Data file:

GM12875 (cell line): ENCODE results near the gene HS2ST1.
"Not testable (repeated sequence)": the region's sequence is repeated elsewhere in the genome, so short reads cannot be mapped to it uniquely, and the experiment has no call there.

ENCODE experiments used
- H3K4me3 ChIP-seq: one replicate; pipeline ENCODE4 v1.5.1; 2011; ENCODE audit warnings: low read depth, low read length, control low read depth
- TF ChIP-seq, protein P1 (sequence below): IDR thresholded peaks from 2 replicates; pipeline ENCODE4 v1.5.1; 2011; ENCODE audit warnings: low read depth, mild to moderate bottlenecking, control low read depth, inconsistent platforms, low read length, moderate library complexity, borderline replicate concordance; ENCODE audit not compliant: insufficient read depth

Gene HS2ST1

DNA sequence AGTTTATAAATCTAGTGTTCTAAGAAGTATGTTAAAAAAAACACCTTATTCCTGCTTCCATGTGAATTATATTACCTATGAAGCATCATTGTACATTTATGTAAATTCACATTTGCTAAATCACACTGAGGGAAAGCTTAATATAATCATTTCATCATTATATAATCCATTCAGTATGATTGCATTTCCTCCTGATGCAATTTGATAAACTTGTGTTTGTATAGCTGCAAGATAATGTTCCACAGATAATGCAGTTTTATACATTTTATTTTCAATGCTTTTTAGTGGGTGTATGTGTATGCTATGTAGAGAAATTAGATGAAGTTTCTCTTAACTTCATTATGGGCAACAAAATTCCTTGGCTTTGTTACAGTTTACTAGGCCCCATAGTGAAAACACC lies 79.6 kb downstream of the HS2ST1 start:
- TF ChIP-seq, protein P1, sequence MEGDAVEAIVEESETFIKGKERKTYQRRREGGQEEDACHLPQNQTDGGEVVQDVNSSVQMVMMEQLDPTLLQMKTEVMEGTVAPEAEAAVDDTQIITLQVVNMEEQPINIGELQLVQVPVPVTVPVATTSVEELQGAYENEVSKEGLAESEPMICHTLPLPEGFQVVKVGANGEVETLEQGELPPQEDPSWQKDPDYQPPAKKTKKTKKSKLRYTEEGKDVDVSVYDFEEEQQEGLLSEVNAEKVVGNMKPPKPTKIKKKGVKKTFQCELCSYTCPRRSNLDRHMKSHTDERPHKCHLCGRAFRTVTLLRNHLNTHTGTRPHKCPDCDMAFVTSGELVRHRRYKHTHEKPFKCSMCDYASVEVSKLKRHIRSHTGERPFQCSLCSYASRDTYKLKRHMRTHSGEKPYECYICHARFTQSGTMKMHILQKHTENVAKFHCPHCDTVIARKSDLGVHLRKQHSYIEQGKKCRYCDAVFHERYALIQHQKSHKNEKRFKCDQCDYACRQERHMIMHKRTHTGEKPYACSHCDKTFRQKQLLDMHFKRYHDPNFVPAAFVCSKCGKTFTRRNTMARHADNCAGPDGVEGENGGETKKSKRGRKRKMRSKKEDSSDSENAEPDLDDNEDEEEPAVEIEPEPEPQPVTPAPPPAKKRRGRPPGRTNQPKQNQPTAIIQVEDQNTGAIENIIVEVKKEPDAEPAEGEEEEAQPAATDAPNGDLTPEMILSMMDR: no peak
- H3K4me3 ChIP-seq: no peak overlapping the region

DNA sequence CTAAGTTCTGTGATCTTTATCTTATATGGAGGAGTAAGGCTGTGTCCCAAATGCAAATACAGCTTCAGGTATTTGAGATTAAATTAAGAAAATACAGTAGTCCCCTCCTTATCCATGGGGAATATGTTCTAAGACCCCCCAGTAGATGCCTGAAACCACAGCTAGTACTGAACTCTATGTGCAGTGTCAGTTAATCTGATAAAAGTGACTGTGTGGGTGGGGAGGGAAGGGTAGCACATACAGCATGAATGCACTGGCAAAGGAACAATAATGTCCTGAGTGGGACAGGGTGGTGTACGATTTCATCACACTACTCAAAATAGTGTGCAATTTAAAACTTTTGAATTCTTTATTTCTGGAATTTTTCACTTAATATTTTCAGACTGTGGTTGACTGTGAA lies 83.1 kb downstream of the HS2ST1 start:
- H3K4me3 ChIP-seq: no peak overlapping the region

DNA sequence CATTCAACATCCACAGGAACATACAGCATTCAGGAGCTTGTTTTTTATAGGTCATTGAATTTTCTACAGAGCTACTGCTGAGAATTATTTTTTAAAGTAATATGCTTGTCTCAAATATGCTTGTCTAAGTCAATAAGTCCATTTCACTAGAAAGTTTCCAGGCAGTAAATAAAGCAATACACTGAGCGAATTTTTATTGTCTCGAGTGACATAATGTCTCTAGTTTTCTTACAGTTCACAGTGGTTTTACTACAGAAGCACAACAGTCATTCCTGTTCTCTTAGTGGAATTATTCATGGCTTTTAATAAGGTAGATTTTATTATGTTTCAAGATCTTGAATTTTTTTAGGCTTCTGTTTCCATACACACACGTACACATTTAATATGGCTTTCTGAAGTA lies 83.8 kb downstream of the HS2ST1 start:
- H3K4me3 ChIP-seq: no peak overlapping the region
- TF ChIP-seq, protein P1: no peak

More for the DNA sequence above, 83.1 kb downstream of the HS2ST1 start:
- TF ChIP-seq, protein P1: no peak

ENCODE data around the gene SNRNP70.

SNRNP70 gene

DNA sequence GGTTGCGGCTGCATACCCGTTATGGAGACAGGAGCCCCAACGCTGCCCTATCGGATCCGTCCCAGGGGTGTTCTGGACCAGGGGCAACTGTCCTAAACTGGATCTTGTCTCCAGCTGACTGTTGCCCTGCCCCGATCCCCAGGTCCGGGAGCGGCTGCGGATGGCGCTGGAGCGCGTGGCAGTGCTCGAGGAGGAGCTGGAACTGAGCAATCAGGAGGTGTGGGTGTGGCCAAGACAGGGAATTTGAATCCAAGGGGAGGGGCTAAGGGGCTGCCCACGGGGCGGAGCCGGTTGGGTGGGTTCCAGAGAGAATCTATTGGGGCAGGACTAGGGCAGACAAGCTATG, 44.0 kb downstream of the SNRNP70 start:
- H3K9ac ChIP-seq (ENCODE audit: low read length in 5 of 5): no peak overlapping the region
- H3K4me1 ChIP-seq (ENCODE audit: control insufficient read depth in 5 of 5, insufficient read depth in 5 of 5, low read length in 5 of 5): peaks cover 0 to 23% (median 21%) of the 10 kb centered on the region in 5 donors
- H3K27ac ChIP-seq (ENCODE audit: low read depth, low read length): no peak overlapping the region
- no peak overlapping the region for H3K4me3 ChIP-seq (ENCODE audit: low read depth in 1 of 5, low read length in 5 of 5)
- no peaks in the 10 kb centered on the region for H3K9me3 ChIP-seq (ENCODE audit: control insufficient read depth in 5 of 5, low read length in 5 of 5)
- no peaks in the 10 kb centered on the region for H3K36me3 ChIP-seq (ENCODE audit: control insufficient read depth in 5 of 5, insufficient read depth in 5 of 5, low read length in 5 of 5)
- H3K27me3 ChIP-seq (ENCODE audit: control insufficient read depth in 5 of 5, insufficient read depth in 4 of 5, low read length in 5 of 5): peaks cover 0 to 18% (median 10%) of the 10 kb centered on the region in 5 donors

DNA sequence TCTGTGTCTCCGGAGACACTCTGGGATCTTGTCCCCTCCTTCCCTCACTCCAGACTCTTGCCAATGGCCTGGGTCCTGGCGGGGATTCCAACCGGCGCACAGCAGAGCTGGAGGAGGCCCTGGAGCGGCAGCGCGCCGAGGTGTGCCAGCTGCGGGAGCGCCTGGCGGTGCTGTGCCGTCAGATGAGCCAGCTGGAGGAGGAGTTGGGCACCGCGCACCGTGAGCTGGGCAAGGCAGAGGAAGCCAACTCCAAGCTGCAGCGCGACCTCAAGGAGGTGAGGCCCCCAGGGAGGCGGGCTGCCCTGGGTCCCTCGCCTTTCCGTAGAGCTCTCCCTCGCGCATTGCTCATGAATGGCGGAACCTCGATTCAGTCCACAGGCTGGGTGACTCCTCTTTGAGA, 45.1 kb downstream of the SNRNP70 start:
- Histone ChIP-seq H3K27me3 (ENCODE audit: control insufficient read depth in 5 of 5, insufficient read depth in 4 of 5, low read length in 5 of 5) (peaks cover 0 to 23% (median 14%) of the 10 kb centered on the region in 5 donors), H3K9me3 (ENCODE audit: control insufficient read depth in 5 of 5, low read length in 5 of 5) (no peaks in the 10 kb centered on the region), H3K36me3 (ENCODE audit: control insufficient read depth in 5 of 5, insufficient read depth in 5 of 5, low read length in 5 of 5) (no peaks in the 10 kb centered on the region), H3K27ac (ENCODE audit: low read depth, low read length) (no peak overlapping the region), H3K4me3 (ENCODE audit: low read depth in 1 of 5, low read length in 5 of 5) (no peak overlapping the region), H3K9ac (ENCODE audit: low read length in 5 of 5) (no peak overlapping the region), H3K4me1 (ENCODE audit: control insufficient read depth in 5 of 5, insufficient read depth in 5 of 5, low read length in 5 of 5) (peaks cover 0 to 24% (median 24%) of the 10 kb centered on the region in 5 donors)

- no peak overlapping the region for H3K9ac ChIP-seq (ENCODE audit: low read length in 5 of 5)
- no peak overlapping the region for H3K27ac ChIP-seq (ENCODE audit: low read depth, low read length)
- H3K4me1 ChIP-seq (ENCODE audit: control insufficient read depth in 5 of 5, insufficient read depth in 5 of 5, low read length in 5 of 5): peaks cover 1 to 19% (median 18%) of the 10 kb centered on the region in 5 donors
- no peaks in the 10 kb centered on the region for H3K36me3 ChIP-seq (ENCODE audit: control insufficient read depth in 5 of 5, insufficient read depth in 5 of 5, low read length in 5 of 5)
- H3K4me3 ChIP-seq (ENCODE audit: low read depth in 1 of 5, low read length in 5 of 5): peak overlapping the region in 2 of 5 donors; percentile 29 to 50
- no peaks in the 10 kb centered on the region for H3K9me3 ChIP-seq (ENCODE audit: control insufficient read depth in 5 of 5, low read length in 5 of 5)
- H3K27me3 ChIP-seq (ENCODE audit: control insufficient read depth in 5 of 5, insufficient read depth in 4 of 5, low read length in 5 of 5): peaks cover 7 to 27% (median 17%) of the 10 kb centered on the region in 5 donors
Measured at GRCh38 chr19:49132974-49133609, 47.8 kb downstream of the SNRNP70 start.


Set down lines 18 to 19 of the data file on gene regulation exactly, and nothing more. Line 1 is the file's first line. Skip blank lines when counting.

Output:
SNRNP70 gene

DNA sequence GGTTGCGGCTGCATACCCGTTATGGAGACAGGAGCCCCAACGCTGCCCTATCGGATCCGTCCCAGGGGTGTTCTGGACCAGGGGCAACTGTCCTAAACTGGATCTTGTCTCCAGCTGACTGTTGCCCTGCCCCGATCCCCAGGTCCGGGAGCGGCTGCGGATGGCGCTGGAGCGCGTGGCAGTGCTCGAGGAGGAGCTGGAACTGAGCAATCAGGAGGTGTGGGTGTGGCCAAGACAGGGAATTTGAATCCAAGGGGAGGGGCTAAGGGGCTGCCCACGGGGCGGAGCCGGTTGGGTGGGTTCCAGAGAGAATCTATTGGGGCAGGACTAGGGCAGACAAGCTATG, 44.0 kb downstream of the SNRNP70 start: